I knew right away I wanted to audition because not only is "Chicago" an amazing musical, but I had heard from so many friends and colleagues that GCT is absolutely incredible to work with. The audition process, on the other hand, was unlike any other I had ever done before because I was in New York at the time and did the initial audition, callbacks and dance audition solely by video submission.
I can only imagine that getting into character to play a fame hungry murderess is exciting.
It's always important to keep in mind that when getting into character, especially a villainous one, the villain doesn't see him or herself in that light. Roxie believes she is just doing what is absolutely necessary to get out of prison in order to get her shot at fame.
What is it about the story itself – and Greendale's interpretation of the story – that will make audience members root for Velma and Roxie, women who would be considered villains in the real world because of their crimes?
This has been quite the topic of discussion between some castmates and me. It’s very thought-provoking as there is no love interest, and this show is not about family. It is about two women who have committed really unspeakable crimes and yet, by the end of the show, you, as an audience member, are rooting for them to be set free. Why is that? I think we all have dreams, or even pipe dreams, and it is relatable and exciting to watch someone's dreams come true despite what they had to go through to get there.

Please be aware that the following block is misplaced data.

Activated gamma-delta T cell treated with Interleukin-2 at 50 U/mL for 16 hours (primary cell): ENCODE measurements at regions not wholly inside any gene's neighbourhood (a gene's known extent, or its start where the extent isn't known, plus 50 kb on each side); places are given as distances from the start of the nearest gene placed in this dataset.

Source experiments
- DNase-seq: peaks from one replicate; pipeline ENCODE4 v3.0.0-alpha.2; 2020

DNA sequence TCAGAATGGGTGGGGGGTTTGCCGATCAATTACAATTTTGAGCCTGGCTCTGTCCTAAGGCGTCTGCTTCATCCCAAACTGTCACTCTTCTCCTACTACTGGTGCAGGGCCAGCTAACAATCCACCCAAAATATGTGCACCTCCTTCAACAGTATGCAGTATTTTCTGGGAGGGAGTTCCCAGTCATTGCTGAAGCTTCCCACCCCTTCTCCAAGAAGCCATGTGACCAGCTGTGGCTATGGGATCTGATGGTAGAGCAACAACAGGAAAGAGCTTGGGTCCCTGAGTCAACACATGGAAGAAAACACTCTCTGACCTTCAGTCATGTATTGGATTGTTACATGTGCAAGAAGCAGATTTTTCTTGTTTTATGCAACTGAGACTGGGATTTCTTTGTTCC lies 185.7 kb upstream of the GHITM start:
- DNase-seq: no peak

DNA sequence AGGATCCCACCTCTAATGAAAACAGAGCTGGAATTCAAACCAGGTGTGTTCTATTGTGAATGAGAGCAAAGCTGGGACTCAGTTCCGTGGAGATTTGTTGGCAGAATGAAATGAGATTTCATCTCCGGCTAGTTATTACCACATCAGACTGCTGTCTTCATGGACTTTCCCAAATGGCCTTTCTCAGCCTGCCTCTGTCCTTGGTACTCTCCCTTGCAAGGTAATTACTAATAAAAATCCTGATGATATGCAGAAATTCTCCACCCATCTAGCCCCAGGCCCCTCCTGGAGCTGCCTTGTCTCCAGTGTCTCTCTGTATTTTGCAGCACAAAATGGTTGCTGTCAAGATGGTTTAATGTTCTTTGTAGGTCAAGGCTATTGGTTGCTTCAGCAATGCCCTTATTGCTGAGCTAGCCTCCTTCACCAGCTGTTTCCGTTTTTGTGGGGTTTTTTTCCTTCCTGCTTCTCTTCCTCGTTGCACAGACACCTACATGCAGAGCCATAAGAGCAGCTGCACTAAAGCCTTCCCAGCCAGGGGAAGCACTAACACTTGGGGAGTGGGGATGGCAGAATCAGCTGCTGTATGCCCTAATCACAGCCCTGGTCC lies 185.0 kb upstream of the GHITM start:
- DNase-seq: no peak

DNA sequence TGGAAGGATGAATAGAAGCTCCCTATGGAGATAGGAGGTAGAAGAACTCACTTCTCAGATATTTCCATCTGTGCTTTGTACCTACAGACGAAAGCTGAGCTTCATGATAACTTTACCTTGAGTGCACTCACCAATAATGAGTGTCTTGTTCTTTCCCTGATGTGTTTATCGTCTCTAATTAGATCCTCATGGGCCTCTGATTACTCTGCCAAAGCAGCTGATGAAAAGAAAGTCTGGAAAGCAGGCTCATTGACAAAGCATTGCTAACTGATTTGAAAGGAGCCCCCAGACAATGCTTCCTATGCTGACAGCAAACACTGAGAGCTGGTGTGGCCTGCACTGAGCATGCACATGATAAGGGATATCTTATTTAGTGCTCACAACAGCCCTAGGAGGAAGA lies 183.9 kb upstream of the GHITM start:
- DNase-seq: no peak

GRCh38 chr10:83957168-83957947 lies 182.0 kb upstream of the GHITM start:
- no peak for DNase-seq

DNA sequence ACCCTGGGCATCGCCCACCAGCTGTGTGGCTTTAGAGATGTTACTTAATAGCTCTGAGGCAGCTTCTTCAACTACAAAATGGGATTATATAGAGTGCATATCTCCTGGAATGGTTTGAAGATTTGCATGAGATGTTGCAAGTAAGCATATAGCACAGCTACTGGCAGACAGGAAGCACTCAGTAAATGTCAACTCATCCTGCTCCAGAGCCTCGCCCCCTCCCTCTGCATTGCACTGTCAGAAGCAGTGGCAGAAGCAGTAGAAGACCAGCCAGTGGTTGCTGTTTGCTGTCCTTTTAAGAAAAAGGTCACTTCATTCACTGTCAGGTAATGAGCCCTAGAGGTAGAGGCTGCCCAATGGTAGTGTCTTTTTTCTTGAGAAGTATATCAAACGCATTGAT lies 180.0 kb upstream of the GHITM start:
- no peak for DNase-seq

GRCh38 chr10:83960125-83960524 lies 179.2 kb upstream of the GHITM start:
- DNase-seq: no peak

What part of the rehearsal process has been especially exciting? Is there anything that you find especially challenging?
I am a dancer at heart, so learning the choreography from Stephanie Staszak has been a blast! And Fosse's style is captivating to the eye and immensely rewarding to dance!
Is there a particular moment in the show that you especially relish doing?
"We Both Reached for the Gun" has been so much fun, and the puppet work has been a new challenge – exciting to do the fine tweaking and a great rush onstage!
What makes this musical, which takes place in the 1920s and which was first performed on Broadway in the 1970s, still relevant today?
The music in the show is so catchy and, honestly, alive and back in style. 1920s jazz music is everywhere in 2019 New York, anywhere from your favorite brunch spot to your go-to swanky cocktail lounge.
When it's all said and done, what do you think you'll remember the most about your experience working on this production?
Definitely getting to check this dream role off my Dream Role Bucket List. And, of course, all the wonderful people I have met. It is such a positive environment at GCT and everyone from production to the cast just radiates and exudes a supportive, loving attitude.
What do you hope audience members walk away with after they see the show at Greendale Community Theatre this weekend and next weekend?
I hope they walk away, of course, feeling it was an incredible production and wanting to see it again! So a big thanks to our wonderful director, Brian Bzdawka, for breathing life and spunk into this already amazing show!